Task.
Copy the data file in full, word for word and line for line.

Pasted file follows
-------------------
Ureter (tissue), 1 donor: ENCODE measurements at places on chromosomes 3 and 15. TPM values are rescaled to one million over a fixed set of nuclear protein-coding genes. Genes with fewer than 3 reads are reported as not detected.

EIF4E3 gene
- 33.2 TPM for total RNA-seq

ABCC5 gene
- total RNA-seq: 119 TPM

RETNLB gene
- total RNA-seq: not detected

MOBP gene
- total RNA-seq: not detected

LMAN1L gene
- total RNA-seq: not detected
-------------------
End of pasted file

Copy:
Ureter (tissue), 1 donor: ENCODE measurements at places on chromosomes 3 and 15. TPM values are rescaled to one million over a fixed set of nuclear protein-coding genes. Genes with fewer than 3 reads are reported as not detected.

EIF4E3 gene
- 33.2 TPM for total RNA-seq

ABCC5 gene
- total RNA-seq: 119 TPM

RETNLB gene
- total RNA-seq: not detected

MOBP gene
- total RNA-seq: not detected

LMAN1L gene
- total RNA-seq: not detected